@ColoradoGuy: I have been to Peeneminde twice. There was a dugout area to contain flames and explosions .
@Nettoyeur: So Elon’s blast containment area was less sophisticated than the V2?
That falls in the category of willful ignorance. Not blaming SpaceX, but the nutcase running it. NASA is going to have to tighten the terms of the contract to get him out of the loop.
The story at the time was that this site was closer to the Equator than any alternative. No idea whether that’s a valid reason or a pretext for immiserating brown people and endangered species. It could be anything with Leon Skum.
@Burnspbesq: There are definite advantages in launching near the equator, for many types of launches, but especially for geostationary launches, which are quite common.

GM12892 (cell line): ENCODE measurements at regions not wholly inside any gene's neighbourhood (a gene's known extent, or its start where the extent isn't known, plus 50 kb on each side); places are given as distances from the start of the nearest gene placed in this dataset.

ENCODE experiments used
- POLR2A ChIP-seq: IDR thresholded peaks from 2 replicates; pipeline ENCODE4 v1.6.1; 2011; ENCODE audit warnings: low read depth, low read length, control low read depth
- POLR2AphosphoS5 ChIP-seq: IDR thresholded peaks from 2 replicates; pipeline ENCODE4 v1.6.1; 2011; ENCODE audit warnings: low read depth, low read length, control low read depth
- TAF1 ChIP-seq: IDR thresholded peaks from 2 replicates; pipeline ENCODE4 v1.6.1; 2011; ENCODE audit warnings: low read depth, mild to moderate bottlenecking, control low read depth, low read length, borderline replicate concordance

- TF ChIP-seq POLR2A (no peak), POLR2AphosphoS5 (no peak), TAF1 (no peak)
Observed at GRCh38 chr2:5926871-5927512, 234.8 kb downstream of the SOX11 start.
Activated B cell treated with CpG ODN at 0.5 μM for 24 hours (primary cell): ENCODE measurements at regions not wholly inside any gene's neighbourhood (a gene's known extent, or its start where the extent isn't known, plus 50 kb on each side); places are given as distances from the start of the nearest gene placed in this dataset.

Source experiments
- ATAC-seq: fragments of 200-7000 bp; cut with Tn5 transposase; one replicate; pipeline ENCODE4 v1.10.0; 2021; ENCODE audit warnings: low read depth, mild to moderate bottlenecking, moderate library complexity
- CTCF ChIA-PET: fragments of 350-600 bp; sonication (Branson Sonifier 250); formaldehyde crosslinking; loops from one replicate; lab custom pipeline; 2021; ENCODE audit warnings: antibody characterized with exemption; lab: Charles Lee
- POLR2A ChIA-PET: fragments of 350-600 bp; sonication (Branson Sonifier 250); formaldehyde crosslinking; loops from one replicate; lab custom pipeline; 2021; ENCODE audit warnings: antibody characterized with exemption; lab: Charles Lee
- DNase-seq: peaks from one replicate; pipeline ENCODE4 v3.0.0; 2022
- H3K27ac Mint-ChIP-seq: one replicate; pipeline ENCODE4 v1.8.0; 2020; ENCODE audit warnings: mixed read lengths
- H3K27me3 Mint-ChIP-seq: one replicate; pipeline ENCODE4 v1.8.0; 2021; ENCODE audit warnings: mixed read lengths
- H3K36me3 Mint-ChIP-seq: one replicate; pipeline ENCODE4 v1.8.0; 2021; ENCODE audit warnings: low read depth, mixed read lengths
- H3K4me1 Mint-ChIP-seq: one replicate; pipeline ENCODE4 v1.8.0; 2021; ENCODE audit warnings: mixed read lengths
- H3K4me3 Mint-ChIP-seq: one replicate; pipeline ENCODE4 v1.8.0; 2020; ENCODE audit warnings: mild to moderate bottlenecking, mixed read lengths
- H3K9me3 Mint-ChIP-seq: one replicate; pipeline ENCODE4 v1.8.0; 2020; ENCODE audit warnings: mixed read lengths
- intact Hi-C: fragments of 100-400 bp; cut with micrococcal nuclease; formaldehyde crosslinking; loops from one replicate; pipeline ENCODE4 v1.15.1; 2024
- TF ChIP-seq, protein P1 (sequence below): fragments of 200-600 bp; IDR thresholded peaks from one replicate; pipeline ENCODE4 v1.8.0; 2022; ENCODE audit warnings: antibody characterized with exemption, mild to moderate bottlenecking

That said, as I pointed out before, aerospace sites do not have to be bad for wildlife. They can be good for wildlife. In addition to the rocket factory where I used to work, I know that Kennedy Space Center (in Florida, about as close as you can get to the equator in the US) has lots of wildlife. One time I was out there, and someone (not me) left the door to a control room open. An alligator invaded the control room. An argument ensued as to WHOSE job it was to evict the alligator. The argument was ongoing when the alligator, fortunately, became bored and left…
If Elon Musk and Space X are creating an environmental disaster, it’s because they are sociopathic jerks, not because rockets and wildlife cannot coexist.